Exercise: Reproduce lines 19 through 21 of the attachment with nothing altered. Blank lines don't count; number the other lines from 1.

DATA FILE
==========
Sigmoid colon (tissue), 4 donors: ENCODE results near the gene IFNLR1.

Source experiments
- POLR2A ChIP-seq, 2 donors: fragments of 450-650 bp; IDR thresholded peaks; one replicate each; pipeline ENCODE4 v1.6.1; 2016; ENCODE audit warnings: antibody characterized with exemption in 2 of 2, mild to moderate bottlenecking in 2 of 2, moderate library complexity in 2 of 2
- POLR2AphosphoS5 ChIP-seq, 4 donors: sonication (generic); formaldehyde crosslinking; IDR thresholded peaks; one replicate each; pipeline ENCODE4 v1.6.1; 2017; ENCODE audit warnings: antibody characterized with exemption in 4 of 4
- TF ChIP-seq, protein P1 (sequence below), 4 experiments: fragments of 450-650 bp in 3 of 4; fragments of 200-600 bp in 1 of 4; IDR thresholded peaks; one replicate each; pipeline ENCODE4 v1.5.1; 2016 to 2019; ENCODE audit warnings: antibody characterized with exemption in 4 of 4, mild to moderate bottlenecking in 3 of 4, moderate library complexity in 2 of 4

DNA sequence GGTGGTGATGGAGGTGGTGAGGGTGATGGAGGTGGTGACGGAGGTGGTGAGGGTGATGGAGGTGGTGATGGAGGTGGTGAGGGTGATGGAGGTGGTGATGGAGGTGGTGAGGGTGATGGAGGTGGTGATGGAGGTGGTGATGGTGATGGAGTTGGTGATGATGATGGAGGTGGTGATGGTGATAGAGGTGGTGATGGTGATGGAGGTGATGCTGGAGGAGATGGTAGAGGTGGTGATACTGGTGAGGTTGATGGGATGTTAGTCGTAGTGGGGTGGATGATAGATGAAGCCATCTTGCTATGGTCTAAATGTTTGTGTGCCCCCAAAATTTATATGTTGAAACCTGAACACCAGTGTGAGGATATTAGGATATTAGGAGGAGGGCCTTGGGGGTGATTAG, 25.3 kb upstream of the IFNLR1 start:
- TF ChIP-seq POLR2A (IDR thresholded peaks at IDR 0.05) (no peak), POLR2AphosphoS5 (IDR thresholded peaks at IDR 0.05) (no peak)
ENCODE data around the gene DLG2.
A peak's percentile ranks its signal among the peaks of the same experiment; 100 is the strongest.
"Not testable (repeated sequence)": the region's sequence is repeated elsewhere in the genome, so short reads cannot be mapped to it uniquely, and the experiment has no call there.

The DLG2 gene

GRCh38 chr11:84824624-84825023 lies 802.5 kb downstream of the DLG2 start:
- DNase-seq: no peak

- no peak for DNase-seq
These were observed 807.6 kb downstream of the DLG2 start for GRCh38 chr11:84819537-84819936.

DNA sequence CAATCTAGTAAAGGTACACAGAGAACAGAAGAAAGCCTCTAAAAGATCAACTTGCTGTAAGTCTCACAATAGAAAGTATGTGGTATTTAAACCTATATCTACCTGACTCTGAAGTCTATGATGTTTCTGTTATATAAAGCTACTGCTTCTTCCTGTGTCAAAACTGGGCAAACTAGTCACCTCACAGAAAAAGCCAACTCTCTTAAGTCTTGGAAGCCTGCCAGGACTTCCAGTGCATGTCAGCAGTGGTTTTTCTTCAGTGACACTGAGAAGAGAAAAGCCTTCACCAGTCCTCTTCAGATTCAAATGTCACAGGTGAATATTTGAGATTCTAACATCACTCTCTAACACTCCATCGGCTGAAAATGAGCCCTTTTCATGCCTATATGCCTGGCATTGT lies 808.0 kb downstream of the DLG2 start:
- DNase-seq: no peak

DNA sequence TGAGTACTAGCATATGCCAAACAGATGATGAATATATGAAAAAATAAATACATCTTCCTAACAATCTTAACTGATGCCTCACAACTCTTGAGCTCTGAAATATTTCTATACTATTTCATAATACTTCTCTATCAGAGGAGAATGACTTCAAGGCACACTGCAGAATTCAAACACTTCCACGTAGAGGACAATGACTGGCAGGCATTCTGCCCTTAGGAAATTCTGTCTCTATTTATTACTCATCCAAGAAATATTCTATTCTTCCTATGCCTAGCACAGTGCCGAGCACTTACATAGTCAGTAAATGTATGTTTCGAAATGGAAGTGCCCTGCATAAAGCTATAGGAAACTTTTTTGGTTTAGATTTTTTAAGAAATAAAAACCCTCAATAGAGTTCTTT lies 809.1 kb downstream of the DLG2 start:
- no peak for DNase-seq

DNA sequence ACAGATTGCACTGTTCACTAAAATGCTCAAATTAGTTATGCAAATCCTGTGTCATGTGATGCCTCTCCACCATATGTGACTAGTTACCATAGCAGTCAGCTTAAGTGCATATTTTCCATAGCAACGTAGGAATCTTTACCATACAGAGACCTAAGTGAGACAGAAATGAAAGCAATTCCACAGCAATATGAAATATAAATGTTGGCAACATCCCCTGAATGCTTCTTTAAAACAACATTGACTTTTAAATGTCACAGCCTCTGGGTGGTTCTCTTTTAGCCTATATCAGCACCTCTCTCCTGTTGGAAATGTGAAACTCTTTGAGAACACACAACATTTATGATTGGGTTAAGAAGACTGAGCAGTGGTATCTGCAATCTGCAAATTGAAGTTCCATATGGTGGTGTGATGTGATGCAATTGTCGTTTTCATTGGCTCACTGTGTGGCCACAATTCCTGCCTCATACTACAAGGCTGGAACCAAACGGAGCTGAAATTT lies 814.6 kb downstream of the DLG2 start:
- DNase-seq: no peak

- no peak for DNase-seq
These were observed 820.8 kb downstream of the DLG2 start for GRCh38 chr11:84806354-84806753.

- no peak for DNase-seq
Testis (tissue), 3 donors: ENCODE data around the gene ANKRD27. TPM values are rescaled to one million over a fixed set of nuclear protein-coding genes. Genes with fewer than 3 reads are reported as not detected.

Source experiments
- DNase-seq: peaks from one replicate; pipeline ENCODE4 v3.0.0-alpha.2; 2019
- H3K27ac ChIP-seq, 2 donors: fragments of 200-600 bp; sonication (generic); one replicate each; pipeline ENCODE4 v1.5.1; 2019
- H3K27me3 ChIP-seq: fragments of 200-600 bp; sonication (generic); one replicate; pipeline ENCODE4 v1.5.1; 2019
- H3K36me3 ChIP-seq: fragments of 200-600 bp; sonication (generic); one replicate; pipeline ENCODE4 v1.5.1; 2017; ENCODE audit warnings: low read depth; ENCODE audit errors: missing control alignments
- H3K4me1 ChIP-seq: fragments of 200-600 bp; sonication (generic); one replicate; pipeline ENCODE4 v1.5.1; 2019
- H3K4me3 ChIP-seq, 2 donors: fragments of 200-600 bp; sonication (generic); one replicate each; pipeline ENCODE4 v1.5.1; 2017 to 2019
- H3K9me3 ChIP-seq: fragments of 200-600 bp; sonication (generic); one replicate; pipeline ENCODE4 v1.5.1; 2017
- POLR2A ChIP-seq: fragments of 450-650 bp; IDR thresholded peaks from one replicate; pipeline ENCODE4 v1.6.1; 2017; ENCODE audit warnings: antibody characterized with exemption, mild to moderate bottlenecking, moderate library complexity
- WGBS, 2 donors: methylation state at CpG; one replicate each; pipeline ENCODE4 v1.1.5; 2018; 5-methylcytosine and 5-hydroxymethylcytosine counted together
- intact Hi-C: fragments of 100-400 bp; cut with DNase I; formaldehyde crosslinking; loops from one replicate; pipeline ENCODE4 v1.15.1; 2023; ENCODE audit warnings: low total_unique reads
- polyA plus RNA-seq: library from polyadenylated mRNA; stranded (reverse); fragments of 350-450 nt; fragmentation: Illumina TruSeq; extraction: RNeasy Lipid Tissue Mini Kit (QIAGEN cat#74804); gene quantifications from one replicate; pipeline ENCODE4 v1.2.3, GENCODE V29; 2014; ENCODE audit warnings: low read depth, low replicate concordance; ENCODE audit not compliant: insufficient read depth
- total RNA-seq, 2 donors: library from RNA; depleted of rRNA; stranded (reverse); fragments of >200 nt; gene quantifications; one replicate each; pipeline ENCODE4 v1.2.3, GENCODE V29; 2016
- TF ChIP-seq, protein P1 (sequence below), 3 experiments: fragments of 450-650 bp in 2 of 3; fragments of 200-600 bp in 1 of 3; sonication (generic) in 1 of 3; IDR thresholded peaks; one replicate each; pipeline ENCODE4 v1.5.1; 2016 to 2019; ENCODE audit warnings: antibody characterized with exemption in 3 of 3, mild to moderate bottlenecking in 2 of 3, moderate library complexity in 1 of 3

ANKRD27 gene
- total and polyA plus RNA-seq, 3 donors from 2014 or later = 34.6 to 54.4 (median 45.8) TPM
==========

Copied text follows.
- no peak for DNase-seq

DNA sequence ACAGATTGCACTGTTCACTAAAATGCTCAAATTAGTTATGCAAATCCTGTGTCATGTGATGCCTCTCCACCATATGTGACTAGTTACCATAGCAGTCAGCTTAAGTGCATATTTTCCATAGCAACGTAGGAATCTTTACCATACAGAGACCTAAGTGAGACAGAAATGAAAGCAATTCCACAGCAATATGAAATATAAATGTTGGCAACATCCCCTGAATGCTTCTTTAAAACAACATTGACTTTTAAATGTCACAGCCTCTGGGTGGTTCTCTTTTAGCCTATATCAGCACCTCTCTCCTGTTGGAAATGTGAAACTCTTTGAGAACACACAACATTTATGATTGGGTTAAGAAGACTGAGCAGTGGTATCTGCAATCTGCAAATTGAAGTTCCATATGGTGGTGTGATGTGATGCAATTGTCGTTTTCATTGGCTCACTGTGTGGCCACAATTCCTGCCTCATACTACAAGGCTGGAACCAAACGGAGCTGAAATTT lies 814.6 kb downstream of the DLG2 start:
- DNase-seq: no peak